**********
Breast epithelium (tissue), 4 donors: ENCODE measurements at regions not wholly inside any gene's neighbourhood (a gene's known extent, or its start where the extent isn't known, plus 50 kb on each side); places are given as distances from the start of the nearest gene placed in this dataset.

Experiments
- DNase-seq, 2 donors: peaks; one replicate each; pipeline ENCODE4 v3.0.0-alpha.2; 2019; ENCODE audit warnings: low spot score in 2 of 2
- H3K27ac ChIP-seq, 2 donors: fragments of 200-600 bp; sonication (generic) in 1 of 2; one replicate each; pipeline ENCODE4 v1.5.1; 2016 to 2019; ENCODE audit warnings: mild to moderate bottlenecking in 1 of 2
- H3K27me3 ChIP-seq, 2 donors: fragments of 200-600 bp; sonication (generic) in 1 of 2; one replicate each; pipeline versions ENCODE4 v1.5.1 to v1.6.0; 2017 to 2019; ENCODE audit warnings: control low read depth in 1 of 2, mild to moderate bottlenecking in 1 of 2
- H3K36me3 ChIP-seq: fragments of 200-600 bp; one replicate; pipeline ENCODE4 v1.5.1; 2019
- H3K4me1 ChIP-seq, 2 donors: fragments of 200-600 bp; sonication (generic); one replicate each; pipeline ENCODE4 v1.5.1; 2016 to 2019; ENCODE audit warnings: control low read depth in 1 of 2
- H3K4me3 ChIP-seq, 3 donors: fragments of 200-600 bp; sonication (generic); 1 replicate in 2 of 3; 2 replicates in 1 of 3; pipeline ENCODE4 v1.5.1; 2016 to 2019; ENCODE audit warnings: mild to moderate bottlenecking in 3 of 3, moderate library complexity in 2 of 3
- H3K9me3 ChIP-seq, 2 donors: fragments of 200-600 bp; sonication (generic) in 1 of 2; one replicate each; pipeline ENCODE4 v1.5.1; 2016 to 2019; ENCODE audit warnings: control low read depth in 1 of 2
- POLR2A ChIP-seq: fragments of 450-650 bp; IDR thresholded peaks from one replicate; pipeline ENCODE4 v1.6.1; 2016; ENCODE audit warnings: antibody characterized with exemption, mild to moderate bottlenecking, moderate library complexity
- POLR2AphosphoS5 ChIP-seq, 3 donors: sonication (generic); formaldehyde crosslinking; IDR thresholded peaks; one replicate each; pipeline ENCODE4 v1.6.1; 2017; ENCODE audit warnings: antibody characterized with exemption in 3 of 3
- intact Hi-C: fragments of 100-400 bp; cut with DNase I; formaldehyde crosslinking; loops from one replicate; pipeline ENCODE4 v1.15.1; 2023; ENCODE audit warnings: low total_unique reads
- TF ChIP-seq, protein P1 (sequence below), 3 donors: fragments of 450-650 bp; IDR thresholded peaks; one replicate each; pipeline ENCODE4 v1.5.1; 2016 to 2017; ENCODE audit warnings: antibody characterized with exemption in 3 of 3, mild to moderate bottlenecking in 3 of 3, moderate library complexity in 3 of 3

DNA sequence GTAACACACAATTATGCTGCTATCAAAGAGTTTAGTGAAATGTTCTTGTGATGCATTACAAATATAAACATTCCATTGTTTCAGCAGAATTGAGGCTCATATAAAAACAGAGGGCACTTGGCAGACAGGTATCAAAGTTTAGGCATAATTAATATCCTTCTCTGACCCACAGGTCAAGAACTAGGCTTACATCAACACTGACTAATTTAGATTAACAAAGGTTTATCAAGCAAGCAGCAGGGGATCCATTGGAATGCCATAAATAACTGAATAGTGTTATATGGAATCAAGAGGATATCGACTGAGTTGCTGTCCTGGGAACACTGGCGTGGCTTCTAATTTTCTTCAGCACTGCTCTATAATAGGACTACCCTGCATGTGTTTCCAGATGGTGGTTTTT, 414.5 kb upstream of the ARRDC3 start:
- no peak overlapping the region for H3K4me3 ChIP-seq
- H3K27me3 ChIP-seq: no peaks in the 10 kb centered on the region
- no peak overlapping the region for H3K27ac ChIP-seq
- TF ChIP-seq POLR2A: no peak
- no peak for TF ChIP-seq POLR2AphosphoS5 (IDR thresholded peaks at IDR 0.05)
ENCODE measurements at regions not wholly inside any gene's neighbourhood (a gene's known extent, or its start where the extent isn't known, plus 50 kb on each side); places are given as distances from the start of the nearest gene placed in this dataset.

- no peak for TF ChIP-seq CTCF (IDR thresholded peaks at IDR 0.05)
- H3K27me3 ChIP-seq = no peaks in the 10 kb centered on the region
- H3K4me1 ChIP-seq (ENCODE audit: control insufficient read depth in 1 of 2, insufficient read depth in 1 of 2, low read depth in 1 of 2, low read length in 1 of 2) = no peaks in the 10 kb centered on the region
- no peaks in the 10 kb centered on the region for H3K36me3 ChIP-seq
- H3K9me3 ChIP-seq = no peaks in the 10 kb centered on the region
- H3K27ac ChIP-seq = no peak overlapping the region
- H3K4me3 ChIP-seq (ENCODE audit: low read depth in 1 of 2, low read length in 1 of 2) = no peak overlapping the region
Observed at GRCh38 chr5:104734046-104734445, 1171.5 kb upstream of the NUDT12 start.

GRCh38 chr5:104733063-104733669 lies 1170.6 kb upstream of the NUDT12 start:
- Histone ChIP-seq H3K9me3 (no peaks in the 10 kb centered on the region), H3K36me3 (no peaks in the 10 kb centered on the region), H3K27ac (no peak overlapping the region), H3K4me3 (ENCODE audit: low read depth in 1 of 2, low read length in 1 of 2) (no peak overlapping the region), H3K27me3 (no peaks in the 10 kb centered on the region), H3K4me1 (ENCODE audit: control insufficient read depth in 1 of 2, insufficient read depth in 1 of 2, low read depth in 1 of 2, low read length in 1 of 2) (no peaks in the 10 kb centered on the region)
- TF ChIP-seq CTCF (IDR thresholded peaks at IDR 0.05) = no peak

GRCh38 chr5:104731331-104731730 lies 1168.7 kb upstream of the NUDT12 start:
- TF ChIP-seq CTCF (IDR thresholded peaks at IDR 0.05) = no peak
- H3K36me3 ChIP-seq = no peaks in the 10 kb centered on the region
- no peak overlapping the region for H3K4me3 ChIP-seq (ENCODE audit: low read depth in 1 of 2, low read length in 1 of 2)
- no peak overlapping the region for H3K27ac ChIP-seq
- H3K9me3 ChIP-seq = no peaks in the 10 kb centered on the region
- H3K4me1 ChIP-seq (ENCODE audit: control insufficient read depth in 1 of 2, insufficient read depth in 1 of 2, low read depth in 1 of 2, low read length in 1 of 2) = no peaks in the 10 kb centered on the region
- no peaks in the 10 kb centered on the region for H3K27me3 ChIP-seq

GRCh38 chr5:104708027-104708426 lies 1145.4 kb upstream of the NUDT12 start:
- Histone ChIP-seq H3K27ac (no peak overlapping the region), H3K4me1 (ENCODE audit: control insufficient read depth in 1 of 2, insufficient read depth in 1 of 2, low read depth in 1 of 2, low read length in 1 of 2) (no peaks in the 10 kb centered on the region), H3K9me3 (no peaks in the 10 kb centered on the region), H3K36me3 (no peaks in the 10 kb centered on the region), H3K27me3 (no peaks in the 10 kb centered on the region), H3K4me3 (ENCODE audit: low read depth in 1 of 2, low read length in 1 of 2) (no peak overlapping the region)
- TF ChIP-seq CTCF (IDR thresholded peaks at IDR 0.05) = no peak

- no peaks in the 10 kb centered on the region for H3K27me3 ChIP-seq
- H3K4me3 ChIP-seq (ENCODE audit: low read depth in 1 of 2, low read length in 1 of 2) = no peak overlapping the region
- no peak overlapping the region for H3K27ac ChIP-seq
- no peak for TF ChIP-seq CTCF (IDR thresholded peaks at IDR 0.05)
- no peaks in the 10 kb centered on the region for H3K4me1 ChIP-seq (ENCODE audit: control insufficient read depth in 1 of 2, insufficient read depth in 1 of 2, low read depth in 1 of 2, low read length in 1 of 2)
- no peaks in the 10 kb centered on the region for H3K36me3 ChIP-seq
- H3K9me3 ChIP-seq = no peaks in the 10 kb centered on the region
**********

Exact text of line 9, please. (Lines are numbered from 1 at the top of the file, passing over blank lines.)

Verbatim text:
- H3K9me3 ChIP-seq, 2 donors: fragments of 200-600 bp; sonication (generic) in 1 of 2; one replicate each; pipeline ENCODE4 v1.5.1; 2016 to 2019; ENCODE audit warnings: control low read depth in 1 of 2